When it comes to food, the holiday season really is the most wonderful time of the year. But those holiday feasts can cause problems for more than just our waistlines. Think lower ... as in the sewer pipes flowing beneath your house and street.
King County is asking residents to be careful about the grease and fats that go down the drain.
“Baking and cooking and deep frying turkeys, what do you do with all that oil?” Annie Kolb-Nelson of the Wastewater Management Department asks.
They have a name for it: FOG. “The fats, oils and greases that they generate while they're doing their holiday cooking,” Kolb-Nelson said.
Between Thanksgiving and Christmas the grease is a big problem for King County's wastewater system. “Very much like your own arteries that fat and grease sticks to the inside of the pipes,” Kolb-Nelson said.
Most people realize it shouldn't go down the drain, but there's a way to also keep it out of the landfills.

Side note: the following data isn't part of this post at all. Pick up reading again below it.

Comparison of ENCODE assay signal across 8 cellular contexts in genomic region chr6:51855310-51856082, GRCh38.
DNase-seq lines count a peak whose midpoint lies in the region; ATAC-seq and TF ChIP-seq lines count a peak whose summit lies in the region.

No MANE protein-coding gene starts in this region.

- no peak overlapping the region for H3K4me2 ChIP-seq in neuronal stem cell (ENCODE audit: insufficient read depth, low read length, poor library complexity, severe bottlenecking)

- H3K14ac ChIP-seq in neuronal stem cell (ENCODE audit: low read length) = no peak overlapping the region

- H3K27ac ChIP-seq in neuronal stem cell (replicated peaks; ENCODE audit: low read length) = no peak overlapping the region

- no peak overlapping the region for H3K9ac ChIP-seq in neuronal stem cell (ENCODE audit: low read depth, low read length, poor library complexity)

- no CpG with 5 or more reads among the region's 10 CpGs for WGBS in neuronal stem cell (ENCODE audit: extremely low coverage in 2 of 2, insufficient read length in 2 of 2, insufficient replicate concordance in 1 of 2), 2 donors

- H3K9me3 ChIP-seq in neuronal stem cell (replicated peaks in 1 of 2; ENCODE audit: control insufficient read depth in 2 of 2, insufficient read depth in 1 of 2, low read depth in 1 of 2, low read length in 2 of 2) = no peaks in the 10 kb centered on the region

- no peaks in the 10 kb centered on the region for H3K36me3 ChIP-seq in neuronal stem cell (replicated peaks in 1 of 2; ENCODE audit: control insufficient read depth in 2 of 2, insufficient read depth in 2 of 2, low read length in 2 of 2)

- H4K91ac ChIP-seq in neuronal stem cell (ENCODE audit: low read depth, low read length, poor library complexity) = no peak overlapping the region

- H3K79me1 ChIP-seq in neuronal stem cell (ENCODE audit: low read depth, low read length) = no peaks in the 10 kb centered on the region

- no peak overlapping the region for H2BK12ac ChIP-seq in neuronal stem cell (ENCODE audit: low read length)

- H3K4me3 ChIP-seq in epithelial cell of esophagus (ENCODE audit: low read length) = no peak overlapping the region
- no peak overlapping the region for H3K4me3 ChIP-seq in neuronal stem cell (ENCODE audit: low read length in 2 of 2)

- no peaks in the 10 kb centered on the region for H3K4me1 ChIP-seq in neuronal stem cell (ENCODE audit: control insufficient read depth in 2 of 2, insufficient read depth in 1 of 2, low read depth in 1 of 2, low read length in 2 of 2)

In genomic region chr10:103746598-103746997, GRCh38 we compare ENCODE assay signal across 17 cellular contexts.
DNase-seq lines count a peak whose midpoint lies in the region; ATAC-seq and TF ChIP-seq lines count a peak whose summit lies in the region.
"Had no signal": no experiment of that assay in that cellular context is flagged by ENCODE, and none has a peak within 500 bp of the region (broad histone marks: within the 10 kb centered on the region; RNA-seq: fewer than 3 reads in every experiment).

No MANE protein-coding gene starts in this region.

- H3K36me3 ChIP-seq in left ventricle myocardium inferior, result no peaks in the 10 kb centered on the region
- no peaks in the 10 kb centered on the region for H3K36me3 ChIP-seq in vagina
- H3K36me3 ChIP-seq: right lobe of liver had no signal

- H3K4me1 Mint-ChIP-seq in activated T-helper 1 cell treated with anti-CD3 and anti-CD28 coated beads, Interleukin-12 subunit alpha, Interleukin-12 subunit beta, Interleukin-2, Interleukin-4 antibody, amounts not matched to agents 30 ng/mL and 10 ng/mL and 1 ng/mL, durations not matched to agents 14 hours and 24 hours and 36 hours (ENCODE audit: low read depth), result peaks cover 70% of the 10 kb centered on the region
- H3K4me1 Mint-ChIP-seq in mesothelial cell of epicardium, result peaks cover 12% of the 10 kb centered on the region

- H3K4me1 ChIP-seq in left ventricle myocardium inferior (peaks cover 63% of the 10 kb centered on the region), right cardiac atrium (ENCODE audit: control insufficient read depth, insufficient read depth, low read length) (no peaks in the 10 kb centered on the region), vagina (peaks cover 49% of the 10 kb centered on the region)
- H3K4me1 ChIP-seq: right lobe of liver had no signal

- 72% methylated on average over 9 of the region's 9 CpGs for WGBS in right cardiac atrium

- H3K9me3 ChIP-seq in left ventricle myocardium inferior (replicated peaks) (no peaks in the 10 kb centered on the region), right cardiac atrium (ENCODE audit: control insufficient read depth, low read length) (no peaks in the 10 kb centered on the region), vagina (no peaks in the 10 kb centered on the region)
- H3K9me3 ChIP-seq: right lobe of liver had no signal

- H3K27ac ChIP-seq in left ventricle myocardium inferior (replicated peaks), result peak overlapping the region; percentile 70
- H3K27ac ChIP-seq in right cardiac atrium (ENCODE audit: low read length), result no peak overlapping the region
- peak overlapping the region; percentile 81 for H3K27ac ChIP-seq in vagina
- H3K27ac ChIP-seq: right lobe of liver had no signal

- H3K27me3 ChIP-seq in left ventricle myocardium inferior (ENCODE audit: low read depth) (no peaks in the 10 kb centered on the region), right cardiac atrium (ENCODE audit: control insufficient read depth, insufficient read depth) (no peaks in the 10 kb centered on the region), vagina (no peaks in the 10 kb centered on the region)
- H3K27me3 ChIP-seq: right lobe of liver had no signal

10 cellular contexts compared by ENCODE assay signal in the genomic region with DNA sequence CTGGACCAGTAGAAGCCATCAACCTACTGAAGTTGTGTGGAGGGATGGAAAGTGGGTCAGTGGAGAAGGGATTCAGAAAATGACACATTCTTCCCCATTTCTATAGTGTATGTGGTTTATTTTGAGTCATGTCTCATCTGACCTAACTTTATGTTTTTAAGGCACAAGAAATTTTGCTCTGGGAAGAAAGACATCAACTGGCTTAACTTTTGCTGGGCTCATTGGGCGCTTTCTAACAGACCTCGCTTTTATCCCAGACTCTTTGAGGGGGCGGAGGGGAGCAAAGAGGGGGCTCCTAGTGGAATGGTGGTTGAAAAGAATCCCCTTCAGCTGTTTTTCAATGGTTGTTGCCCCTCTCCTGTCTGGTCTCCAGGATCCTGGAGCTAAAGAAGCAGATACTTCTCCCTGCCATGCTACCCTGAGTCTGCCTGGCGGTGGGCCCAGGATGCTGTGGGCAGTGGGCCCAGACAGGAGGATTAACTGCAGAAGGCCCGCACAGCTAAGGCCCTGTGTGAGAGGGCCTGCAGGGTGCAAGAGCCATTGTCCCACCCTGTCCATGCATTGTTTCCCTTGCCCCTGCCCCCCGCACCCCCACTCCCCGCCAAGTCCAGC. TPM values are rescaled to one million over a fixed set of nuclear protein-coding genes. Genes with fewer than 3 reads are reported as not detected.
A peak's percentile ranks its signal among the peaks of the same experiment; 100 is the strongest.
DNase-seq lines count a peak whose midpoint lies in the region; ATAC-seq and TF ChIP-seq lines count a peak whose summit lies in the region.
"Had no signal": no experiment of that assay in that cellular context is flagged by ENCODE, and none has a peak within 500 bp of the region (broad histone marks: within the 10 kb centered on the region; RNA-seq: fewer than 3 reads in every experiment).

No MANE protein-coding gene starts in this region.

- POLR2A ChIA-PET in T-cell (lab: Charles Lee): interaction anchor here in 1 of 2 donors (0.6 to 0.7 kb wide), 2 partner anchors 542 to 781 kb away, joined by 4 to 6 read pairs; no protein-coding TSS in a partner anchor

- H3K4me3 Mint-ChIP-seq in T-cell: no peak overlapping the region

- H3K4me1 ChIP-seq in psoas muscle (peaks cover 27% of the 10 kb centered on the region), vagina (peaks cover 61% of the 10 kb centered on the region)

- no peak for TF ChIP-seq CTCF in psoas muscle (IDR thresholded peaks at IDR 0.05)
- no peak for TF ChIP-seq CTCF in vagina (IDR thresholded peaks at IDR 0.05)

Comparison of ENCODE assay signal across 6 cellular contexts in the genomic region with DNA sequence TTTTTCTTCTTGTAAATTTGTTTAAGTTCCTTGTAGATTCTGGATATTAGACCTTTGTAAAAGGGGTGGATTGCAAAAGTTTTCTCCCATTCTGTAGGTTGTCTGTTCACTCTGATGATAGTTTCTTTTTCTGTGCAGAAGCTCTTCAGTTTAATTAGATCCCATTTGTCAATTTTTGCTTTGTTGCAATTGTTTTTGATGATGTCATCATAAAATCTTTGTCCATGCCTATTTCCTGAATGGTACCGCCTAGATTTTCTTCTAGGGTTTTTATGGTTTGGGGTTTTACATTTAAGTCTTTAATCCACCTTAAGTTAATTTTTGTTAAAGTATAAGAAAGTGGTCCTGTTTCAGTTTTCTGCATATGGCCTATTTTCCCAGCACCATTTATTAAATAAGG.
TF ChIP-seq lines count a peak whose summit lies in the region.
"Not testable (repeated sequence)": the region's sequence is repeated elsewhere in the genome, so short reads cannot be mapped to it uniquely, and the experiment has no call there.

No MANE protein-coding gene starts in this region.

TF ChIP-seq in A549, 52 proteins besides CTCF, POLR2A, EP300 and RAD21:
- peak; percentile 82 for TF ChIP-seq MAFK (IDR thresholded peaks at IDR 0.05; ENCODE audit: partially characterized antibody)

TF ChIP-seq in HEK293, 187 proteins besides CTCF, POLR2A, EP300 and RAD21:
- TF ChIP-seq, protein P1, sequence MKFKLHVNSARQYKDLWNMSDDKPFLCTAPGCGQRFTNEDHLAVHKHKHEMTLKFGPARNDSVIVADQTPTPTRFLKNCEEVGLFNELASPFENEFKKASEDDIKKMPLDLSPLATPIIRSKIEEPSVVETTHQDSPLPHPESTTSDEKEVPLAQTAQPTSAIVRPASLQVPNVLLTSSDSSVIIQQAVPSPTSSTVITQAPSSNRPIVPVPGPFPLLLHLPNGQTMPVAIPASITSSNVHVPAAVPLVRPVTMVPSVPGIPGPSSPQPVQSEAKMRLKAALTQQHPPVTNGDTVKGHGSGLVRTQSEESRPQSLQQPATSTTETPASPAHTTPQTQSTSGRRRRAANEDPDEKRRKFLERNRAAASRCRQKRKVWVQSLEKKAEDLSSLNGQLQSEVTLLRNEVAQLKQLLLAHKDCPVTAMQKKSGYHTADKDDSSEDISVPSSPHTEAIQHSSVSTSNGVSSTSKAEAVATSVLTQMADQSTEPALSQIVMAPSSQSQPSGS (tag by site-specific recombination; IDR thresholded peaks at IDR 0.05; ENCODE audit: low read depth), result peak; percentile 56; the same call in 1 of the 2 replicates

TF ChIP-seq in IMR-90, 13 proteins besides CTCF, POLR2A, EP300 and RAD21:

“You can take it to a recycling center where they can do something great with it like biodiesel,” she said.
General Biodisesl has 15 sites all over the county where you can drop-off your oil.
“It's a win-win,” Kevin Ledgerwood said. Ledgerwood works at the Red Apple Market in Seattle’s Madison Park neighborhood, a collection spot for the program.
“What are you going to do with your oil, dump it in your trash, stinks up your trash you shouldn't dump it down your sink,” Ledgerwood said.
The store also participates in the oil recycling. “All of our frying oil that we use in the meat department goes in there,” he said.
The collection sites are behind stores, churches, and at a golf course. Dropping off the oil is free, but there are some sites that only accept vegetable oil.